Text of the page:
RIO DE JANEIRO – When Paula Lynn Obanana left the Philippines in 2006, she thought her days as an elite badminton player had ended. So did her mother, Nenita.
They knew their lives would be much different when they moved to Minnesota, where Nenita Obanana had been recruited to work as a nurse. But she couldn’t forget what Paula was told by an interviewer at the American consulate in Manila during the immigration process. “They told her, ‘One day, you will be a member of the U.S. team for the Olympics,’ ” she recalled. “We laughed, because we didn’t think she would even be playing.”
Paula went to work instead, stocking shelves on the night shift at Target and serving meals at a senior community center in Arden Hills. It wasn’t long, though, before she picked up a racquet again — and made that decade-old prediction come true. Thursday, Obanana will begin play at the Rio Olympics, partnering with Eva Lee in women’s doubles.
Obanana, 31, now trains in California but still considers herself a Minnesotan. She and Lee worked six years to win their spot in Rio, persisting after they narrowly missed a place at the 2012 London Olympics.
The pair enters the Summer Games ranked 31st in the world. When they begin play against fourth-seeded Jung Kyung Eun and Shin Seung Chan of Korea, Obanana will have a huge network of supporters in her corner. The Twin Cities Filipino community pitched in with donations and encouragement, and Nenita Obanana’s friends around the world opened their homes to the duo as they chased an Olympic berth.
“When we made the team, I felt overwhelmed,” said Obanana, who became a U.S. citizen in 2011. “I was so happy, I was just crying.
“As a kid, I watched the Olympics. I wanted to be there. You don’t think it can happen, but we did it.”
Obanana began playing badminton when she was 10, for the simplest of reasons. A coach at her school offered her a sandwich if she would try the sport. She was hungry. She was also a natural talent, making the Philippines junior national team shortly after she started.
A native of Dumaguete City, Obanana continued to compete at the elite level while attending college. In 2006, she left badminton behind to come to the U.S. with her parents.
During a nursing shortage in Minnesota, an international nurse recruitment service approached Nenita Obanana about relocating to the Twin Cities. She and her husband, Paul, moved to Arden Hills and brought Paula — then 20 — with them. Paula worked several jobs and adjusted easily to Midwestern life, too busy to miss her former sport.
But in 2008, a friend invited her to come to San Francisco and check out a badminton club there. That led her back to the game as both a player and coach. Her elite-level students encouraged her to pursue badminton at a higher level, and despite knee injuries, she decided to give it a shot.
“I started thinking then, I want those five [Olympic] rings,” she said. “But it’s so tough. I said to my mom, ‘I don’t know how I’m going to do this.’ But people were so supportive.”
Obanana said she was “star-struck’’ when she met Lee, who played in the 2008 Olympics. They teamed up in 2010 and instantly made a good match. Their personalities differ — Obanana is outgoing and vibrant, Lee more reserved — but they are well-balanced on the court, with Obanana excelling in the backcourt and Lee up front.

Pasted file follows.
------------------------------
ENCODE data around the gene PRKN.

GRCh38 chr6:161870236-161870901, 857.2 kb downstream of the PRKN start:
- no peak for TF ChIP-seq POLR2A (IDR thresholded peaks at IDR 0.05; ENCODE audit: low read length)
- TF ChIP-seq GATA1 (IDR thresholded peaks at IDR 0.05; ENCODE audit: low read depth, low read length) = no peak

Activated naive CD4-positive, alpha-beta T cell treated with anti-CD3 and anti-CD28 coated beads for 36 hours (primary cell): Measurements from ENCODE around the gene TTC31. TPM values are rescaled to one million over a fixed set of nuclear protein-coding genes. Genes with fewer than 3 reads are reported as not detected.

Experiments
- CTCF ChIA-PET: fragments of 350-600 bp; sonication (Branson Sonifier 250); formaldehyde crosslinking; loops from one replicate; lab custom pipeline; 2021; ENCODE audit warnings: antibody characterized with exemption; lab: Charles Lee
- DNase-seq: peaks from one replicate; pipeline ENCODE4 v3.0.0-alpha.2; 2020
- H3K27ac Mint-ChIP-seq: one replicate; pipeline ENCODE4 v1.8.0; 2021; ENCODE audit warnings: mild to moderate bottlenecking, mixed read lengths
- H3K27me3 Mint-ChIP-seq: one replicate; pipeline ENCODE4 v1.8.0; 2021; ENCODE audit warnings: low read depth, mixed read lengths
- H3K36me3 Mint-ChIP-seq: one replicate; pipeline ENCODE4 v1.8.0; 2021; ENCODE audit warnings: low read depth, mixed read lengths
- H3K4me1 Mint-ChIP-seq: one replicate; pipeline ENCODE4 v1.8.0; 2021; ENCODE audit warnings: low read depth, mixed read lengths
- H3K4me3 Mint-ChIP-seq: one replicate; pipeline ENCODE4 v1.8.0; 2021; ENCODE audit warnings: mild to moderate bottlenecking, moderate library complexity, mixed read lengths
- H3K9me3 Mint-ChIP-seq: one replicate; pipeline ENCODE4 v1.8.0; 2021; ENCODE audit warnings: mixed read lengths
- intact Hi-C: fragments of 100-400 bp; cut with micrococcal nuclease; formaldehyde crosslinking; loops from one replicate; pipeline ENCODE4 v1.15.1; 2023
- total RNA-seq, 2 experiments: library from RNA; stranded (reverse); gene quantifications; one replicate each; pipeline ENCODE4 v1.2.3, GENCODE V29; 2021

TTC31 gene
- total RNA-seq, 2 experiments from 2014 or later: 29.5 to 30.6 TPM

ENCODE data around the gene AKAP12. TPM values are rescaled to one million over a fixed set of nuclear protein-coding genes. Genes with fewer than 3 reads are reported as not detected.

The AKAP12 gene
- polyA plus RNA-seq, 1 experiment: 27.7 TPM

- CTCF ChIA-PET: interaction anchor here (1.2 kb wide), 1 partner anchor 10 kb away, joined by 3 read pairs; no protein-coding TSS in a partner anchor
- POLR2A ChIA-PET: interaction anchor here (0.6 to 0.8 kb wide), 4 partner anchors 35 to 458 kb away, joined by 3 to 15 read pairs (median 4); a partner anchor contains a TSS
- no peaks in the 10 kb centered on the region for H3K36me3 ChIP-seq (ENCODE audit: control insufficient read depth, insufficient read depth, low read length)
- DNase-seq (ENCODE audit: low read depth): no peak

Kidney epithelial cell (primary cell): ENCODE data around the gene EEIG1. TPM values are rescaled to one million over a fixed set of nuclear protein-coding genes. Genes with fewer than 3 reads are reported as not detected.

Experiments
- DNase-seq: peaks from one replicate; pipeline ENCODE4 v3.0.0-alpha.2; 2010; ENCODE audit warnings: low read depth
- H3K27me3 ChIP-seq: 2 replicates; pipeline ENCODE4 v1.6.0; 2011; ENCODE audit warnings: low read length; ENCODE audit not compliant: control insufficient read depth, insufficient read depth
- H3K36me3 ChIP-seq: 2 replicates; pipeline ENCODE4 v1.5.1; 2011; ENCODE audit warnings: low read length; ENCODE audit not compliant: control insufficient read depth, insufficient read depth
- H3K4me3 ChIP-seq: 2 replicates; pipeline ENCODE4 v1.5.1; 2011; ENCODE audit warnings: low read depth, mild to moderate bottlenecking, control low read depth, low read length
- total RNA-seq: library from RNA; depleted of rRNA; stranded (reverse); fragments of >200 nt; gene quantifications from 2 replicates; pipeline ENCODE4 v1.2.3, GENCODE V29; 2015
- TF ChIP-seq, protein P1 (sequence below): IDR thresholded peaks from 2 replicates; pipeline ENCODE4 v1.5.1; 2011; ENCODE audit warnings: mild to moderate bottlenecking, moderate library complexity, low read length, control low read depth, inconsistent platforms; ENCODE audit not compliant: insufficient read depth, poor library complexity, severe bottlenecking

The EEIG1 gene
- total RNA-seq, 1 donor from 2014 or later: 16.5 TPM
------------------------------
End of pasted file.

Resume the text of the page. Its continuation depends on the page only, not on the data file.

They also held the same ambition and the drive to pursue it. Their growing success put them in position to get to the London Olympics, and family friend Jim Chalmers — who recruited Nenita Obanana — enlisted help from U.S. Rep. Erik Paulsen to fast-track Paula’s citizenship application. The pair just missed qualifying, which only intensified their determination to make it to Rio.
“When Paula wants something, she makes sure she gets it,” Nenita Obanana said. “It’s very hard to stop her. And she really wanted this.”
Obanana and Lee methodically plotted their path toward Rio, knowing every tournament was critical to amassing the points they needed to qualify. Nenita Obanana worked double shifts at her nursing job at the University of Minnesota Medical Center to help fund their worldwide travel. The pair stayed with friends and relatives and nurses Nenita knew to cut costs.
After winning the gold medal at last summer’s Pan American Games, Obanana and Lee made the Olympic team in May, as the U.S. qualified in all five disciplines.
Nenita and Paul Obanana will be in Rio to watch them, as will Paula’s sister Gizelle Lou. Chalmers said many more will follow along in the Twin Cities. “There are 200 or 300 families who want to know when she’s competing,” he said. “A lot of people have taken interest. They know how hard she’s worked, and they’re very proud.”
So is Obanana, even though it’s still a little hard to believe.
“Eva told me how it felt to wear the USA uniform and hearing people say USA, USA,” Obanana said. “It gave me goose bumps.
“When we made the team, I broke down. Then Eva said, ‘OK. We made it. Now let’s get back to work.’ We feel like we’ve made a name for the U.S. in women’s doubles, and now, our goal is to be the first badminton medalists for the U.S.”